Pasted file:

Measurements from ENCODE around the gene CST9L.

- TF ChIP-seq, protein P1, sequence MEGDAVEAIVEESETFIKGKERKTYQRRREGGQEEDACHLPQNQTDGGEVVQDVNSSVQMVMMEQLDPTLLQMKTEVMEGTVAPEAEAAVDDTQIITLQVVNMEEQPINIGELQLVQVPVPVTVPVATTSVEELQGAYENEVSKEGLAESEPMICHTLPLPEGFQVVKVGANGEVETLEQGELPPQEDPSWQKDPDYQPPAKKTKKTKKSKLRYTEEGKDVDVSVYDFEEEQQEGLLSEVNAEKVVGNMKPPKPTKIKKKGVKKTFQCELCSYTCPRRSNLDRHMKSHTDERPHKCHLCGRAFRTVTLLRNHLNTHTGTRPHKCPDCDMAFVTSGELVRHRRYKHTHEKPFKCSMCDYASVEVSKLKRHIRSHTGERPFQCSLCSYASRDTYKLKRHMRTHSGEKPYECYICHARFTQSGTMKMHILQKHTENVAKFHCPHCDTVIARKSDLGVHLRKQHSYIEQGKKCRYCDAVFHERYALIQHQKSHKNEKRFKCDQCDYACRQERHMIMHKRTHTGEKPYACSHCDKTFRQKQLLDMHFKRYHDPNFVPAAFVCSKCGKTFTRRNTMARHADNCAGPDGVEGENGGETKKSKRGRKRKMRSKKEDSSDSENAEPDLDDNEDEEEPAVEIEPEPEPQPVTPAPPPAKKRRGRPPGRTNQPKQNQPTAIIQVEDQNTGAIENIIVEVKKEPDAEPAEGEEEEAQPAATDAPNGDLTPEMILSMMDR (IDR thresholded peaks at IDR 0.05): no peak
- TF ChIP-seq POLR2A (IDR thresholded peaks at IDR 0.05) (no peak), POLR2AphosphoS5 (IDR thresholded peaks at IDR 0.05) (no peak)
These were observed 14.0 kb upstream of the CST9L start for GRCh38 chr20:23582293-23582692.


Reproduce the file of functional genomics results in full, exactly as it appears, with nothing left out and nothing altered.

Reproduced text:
Measurements from ENCODE around the gene CST9L.

- TF ChIP-seq, protein P1, sequence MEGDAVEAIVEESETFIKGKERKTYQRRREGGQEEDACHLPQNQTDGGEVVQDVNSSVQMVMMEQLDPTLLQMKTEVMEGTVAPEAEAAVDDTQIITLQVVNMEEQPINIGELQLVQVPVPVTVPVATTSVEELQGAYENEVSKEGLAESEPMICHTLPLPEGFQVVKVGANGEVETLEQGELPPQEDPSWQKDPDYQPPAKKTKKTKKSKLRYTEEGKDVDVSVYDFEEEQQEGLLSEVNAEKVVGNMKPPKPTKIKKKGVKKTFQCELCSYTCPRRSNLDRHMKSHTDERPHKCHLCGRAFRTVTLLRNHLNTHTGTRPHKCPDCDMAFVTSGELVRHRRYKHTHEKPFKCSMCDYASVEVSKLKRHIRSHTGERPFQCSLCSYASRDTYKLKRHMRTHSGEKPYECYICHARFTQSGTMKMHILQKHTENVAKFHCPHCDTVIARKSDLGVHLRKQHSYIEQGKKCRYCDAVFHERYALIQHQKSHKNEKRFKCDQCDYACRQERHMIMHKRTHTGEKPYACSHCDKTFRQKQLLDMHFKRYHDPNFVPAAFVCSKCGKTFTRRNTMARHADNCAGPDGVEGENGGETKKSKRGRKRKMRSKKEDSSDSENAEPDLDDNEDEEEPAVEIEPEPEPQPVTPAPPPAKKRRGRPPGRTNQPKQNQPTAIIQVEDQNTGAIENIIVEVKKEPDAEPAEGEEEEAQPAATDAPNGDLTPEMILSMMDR (IDR thresholded peaks at IDR 0.05): no peak
- TF ChIP-seq POLR2A (IDR thresholded peaks at IDR 0.05) (no peak), POLR2AphosphoS5 (IDR thresholded peaks at IDR 0.05) (no peak)
These were observed 14.0 kb upstream of the CST9L start for GRCh38 chr20:23582293-23582692.